Fresher VLSI/ASIC/FPGA Design/Verification Interview Tips
You saw an ad for an Intern or a New college Graduate and sent your CV. Here are some tips from your interviewer.
What is a new college graduate?
Your interviewer can potentially get a few hundred CV's from candidates who had worked for 2+ years in the industry. If he is recruiting freshers, then he knows that some amount of post recruitment training will be involved.
His minimum expectations are as follows:
- The candidate knows the related academic subjects.
- The candidate is 'trainable'
- The candidate will be cheaper than someone with 2+ years of experience.
- The candidate will not jump ship in a few months because "dream job"
So ... ## Be on time Your interviewer has cleared a slot in his schedule for this interview. He most probably has other meetings scheduled after your interviews. Be on time.
If you cannot make it ask to reschedule.
If there are practical difficulties explain and ask for a reschedule. This is risky because there are 10 other interviews already scheduled for the same job. And a rescheduled interview goes back to the end of the queue.
Test your equipment.
If it is a telephonic call or a video call.
- Setup a mock call with a friend using the same tools and video conferencing applications to ensure that everything is working properly.
- Find a quite space with good network for the interview.
- Ensure your phone and laptop are fully charged. Do not spend 15 minutes of the interview in "Can you hear me now?"
Read the job description.
- If the job is for digital design, Know your gates. Know truth tables, Know how to optimise circuits.
- Almost all VLSI jobs are coding heavy jobs. If coding is not your strong point. Do Not Apply!
Check your CV.
Do you have 5 projects and an external course/workshop in Java/HTML/CSS etc and not even one word about Verilog/VHDL?
Your CV Shows your interest. Do you really want a job which is not aligned to your interest?
Show your interest.
- Do an internship even an unpaid one in a related company.
- If Micro-electronics was not a part of your coursework, there are free lectures on coursera and youtube. Listen to them.
- There are innumerable opensource projects in the field. contribute to them.
If the interviewer has given you a problem to solve, In most cases he is not really interested in the solution. He is interested in how you approach it. He is interested in what you observed. If he thinks you are on the right path he will not wait for the answer. he will move to the next question.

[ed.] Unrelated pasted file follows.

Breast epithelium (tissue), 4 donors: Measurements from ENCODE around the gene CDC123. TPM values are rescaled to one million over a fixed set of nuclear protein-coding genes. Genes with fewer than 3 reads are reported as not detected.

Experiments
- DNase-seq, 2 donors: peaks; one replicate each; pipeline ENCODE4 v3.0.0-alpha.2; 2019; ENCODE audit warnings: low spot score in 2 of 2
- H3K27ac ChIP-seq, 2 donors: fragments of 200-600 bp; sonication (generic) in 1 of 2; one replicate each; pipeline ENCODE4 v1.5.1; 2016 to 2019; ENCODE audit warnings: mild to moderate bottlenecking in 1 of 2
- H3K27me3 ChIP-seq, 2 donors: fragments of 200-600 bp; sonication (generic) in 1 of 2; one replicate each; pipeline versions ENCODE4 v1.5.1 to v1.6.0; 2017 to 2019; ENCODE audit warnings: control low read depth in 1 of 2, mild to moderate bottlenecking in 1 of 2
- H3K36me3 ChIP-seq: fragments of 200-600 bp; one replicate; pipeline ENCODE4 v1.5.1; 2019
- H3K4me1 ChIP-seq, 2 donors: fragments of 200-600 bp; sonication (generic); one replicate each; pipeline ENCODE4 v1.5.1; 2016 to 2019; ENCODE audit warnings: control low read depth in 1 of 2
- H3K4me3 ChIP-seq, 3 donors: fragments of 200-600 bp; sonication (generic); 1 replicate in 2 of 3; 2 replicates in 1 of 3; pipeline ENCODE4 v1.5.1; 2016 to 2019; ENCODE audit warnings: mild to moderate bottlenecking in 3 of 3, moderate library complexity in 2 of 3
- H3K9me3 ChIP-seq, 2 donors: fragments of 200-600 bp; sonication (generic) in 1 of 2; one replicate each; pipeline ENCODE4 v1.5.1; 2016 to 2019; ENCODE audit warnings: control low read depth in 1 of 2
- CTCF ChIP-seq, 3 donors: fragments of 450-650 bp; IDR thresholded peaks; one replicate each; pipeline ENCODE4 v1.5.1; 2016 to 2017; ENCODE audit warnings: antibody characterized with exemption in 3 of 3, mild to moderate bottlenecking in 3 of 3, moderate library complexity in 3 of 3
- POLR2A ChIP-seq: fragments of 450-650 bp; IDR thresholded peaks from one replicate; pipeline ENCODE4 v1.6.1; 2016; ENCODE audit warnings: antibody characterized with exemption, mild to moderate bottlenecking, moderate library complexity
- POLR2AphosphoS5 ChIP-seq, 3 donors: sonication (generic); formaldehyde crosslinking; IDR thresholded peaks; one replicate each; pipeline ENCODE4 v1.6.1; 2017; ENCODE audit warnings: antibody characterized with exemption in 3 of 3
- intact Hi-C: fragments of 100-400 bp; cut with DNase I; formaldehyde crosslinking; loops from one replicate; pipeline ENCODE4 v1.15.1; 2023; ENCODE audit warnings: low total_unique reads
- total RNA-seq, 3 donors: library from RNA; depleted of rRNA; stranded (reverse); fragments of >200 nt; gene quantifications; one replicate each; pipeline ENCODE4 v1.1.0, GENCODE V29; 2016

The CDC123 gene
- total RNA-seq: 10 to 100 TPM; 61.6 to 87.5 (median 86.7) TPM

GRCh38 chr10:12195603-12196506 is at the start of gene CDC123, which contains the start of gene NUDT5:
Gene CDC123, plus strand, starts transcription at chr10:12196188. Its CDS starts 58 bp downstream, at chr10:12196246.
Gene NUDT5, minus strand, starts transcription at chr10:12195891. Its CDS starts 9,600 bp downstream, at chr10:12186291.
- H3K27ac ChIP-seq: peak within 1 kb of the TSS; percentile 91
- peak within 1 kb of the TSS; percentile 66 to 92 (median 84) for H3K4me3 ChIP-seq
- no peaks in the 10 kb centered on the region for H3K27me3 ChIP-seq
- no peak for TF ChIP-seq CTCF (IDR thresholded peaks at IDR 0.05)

If on the other hand you go in a silence mode and start scribbling on your notepad etc. The interviewer learns nothing about your thought process. And maybe you spent most of the time alloted for the interview on a question that the interview really did not care about.
Never say: I do not have the required skills, but if given a chance I will prove myself.
- Decades ago you were given a chance that was denied to millions. You got parents who had the capacity to fund your education.
- A few years back you had another chance, you got into engineering college.
- Irrespective of the quality of your college. Internet, coursera etc. gave you a third chance. To learn from the best in the world.
Your parents spent millions and gave you infinite chances to bring you to the interview table. Why do you expect a random stranger to spend another few lakhs to give you a chance. when a better candidate is waiting outside the interview room?
If someone is hiring freshers, then the only skills they are evaluating you on is, your academic subjects. If you did not learn what your were supposed to learn in 4 years then what were you doing with that chance?
- I do not expect you to be rocket scientist, But I do expect you to know what you have written on your CV.
- If I have asked for Strong Digital/Analog fundamentals.
- Read your course books,
- You should be able to identify basic gates, muxes, flops etc.
- You should be able to analyse circuits, optimise them and predict their output.
- If you have specified some course (UVM, Backend, etc.) in your CV. Then expect detailed questions on those.
- If you have a PG degree in microelectronics, be prepared to discuss CMOS device characteristics.
- If you know programming language, be prepared to read and write code during the interview.
- If Programming, Digital Electronics etc. are not your strong point, then do not apply.
- Presentation is everything. Be on time, Be ready, communicate.